This is likely because director Alma Ha’rel made documentaries before Honey Boy, which is her feature film debut. While doing research for this review, I found this revelation unsurprising. There are many instances in which Honey Boy is shot and edited like a documentary, as there is an emphasis on handheld cameras and long takes of characters simply talking to each other. It reminded me of the work of Ken Loach, Sean Baker, Andrea Arnold and other directors who make social realist films that emphasize naturalism. There’s nothing particularly flashy about the visuals or music, but that’s the point - the film’s presentation meant to place the viewer into a state in which they feel as though they are observing real people go about their daily lives. Such activities include watching father and son go to the bathroom, young Otis asking his father if he could attend a Dodger’s game, both young and old Otis doing their jobs as an actor, James going to Alcohol Anonymous, and father and son arguing with each other. These all sound boring out of context, but within the film they’re all framed as part of Otis’ struggle to understand his father and thus, his own pain.
If I had to point to some problems, though, it’s that the characters who aren’t Otis or James are severely tropey and underdeveloped. Shy Girl (played by singer FKA twigs) is the embodiment of the classic “sex worker with a heart of gold” who doesn’t get much of a character arc. Percy (Byron Bowers) gets a couple funny lines, but that’s about it, and he disappears from the movie in the second half. I understand that this is primarily James and Otis’ movie, but the fact that neither supporting character was afforded even a basic story was disappointing. I can also see people believing this film is incredibly self-indulgent, as some critics have already declared it is. Like, wow, why does Shia LaBeouf even think we care about his problems enough to watch a whole movie about them? While this isn’t necessarily a wrong way to look at the film, I don’t know what art, or, at least, any good art, isn’t self-indulgent. Art is a means of repackaging and sharing the artist’s experiences and ideas with other people, so artists inherently make their work with the belief that their opinion is valuable. Honey Boy just makes that process more explicit, and I do wonder whether this criticism holds any weight if audiences didn’t know that this film was about Shia LaBeouf’s life.
Though, the most interesting point of contention is that the film feels incomplete, even if that may be a first-watch problem. Once it ended, I remember thinking the film concluded far too quickly, and was desperate to find out what happened next. I’d really grown attached to Otis and company, and the lack of a conclusive ending initially disappointed me as I walked out of the theater. Even so, it struck me that, if this film were truly an autobiographical piece about past pain, how could it be conclusive? Other critics have described this film as “cinematic therapy,” and that is the most apt way to describe it. Therapy doesn’t end once you walk out of a session, nor do the reasons behind your need for therapy. It’s a process that requires a continuous examination of yourself and the people around you, followed by slowly learning how to recognize and cope with your past negative experiences. Honey Boy is simply one example of that process, not its end. Otis - and by extension, Shia LaBeouf - still have a lot of work to do. Giving the film a conclusive ending, then, would defeat the point, but I can picture viewers unfamiliar with the intricacies of therapy leaving unsatisfied.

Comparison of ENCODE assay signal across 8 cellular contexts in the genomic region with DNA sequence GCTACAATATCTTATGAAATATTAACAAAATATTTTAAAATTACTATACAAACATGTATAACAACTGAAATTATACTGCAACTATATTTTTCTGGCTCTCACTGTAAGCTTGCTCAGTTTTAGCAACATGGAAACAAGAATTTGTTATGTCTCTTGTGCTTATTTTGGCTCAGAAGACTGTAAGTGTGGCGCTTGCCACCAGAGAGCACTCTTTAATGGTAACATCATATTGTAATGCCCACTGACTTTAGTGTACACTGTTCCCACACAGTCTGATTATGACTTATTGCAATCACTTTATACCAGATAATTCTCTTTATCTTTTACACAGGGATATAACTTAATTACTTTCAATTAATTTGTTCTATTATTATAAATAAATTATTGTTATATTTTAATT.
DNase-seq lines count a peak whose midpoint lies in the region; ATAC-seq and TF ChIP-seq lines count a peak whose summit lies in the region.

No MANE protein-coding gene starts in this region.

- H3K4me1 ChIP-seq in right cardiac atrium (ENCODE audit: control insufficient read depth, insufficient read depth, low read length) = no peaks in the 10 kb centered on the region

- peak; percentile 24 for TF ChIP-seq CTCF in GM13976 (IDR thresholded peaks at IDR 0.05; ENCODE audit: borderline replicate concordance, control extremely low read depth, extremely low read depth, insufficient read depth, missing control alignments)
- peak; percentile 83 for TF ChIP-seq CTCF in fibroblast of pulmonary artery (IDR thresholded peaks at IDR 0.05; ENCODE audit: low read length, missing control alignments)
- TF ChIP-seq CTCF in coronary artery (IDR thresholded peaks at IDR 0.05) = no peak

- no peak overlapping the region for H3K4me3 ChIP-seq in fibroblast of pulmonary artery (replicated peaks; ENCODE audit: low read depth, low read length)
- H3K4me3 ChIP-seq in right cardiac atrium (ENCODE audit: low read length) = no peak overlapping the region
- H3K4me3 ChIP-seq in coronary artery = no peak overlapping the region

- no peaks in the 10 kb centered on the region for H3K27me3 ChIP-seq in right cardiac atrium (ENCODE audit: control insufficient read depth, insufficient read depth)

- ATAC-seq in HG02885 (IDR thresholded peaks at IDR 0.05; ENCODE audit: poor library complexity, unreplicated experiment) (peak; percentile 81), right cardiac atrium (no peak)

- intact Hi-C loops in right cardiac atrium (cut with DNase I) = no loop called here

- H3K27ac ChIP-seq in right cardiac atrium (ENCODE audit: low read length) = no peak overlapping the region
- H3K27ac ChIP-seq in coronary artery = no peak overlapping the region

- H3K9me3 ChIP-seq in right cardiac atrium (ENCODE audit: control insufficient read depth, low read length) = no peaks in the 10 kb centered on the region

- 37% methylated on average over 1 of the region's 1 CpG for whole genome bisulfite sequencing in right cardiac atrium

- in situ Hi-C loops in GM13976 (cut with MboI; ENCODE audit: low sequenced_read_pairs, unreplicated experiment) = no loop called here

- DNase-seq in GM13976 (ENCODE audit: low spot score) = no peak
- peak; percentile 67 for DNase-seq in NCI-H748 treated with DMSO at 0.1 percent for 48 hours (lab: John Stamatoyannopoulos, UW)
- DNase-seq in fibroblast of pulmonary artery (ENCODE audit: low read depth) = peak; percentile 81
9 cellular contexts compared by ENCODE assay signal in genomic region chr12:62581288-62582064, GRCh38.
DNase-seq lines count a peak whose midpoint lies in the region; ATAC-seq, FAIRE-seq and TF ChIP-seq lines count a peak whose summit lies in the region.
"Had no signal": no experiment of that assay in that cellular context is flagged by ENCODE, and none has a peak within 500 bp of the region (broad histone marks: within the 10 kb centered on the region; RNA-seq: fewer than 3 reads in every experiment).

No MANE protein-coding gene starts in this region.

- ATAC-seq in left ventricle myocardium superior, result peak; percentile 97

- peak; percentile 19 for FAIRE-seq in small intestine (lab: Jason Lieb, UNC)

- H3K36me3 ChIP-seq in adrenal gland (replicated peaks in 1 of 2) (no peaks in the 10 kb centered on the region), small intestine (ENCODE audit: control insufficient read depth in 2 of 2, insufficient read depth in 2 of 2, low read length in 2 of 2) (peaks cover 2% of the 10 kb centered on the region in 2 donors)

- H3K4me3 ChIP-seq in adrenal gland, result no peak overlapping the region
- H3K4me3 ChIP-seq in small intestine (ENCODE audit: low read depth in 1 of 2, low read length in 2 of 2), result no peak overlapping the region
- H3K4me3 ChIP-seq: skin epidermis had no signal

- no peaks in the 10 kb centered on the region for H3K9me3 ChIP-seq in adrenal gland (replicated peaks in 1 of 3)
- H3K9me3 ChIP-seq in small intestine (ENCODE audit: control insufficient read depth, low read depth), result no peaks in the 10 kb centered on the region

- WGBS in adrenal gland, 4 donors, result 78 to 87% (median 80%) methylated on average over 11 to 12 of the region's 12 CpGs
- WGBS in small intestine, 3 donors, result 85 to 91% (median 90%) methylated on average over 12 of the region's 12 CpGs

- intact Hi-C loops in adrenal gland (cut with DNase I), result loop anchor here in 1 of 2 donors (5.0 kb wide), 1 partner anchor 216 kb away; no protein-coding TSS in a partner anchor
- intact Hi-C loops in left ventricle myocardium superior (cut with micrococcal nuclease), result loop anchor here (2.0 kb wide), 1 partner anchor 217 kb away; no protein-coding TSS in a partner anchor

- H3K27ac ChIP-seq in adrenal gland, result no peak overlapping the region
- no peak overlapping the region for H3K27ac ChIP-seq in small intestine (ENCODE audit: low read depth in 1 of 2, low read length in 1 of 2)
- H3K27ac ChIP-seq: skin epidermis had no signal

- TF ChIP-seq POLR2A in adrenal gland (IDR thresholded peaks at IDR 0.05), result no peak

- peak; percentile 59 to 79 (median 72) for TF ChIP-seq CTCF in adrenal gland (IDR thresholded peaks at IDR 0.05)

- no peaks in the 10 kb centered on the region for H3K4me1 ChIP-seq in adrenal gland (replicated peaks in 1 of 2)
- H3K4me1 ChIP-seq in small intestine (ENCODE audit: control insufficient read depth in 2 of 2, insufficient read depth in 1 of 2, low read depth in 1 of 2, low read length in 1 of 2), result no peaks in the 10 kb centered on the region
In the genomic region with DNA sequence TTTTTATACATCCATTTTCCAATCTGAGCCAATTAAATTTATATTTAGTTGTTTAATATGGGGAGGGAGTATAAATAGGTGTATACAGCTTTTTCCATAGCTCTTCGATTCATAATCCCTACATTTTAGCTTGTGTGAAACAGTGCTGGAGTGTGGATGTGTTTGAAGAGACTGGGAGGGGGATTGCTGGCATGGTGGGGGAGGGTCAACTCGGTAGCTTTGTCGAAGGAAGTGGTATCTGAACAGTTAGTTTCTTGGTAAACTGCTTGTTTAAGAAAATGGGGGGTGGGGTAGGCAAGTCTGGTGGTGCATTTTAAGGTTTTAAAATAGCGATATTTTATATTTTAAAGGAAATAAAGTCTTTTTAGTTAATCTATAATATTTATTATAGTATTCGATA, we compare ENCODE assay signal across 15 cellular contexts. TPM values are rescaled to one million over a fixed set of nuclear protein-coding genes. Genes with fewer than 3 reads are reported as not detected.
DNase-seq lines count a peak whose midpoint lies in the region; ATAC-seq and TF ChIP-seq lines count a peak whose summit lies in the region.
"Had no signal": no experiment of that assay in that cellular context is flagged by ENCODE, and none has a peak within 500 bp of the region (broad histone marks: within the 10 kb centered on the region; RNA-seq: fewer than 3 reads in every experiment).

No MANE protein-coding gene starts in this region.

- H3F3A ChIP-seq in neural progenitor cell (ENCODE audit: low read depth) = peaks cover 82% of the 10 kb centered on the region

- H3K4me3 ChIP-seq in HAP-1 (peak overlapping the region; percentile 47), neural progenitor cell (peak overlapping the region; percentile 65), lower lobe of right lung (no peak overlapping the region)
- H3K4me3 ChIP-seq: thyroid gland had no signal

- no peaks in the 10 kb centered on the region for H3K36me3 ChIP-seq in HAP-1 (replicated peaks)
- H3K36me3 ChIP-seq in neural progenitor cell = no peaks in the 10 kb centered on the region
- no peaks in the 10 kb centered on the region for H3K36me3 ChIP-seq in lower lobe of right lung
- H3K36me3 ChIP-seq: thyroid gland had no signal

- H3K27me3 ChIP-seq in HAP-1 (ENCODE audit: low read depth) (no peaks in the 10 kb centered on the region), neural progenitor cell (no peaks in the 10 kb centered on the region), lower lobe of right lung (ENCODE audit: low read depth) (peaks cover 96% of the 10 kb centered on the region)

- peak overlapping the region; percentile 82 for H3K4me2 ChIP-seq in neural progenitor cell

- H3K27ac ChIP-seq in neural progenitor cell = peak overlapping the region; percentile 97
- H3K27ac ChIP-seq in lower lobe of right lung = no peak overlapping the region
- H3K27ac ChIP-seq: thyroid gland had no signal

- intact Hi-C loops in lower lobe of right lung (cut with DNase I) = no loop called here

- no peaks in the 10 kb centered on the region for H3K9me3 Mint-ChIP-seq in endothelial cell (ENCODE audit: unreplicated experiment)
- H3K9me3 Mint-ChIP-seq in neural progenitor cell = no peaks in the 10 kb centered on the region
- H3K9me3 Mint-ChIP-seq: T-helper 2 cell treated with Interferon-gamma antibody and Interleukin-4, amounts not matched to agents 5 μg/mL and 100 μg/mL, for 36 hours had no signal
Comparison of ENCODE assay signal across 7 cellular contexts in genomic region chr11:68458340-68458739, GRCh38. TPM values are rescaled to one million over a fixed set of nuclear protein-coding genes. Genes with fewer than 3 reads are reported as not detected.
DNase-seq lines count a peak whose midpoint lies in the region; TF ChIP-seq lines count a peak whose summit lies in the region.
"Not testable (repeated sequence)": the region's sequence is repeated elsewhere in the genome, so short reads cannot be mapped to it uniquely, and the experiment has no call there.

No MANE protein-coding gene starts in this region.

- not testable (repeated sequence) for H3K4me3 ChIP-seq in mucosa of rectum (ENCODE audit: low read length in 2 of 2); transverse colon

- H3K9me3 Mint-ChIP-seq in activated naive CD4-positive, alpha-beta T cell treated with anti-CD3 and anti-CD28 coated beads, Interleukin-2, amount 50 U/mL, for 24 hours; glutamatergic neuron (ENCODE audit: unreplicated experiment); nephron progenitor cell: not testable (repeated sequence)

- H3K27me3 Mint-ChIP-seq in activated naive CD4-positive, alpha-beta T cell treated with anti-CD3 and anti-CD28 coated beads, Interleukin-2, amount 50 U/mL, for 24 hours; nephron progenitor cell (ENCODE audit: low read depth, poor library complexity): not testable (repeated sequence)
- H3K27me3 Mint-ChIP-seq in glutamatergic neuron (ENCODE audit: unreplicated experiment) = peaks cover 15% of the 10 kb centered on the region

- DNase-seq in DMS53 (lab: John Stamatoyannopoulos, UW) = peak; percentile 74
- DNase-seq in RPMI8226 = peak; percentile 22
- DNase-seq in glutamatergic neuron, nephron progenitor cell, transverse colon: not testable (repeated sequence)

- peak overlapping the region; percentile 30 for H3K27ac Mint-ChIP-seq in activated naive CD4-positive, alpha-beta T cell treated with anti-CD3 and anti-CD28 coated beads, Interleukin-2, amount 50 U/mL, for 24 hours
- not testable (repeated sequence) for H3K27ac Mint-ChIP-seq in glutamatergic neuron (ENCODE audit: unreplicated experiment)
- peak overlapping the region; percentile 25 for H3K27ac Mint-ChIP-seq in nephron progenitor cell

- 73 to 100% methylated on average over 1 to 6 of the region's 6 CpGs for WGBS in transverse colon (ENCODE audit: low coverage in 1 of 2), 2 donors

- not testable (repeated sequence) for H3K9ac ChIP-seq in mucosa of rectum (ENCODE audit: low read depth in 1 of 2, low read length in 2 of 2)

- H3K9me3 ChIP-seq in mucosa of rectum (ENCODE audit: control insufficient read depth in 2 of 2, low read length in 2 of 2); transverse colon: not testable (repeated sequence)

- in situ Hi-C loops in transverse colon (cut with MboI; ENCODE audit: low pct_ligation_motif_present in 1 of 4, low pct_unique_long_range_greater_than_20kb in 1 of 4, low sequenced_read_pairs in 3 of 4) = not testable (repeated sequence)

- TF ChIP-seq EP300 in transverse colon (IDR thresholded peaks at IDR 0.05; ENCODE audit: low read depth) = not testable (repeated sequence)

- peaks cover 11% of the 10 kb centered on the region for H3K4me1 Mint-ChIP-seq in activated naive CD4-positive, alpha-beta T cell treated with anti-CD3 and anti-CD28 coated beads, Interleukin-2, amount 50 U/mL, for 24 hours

Ultimately, Honey Boy is an attempt to understand, and come to terms with, one’s pain. It’s miserable to watch at points (as one might have predicted, things between James and Otis can get intense), but it’s refreshingly honest and unpretentious, even with its odd symbolism here and there. I do think you should check it out if you’re interested. Honey Boy is flawed but remarkably human, and made me really care about “Actual Cannibal” Shia LaBeouf.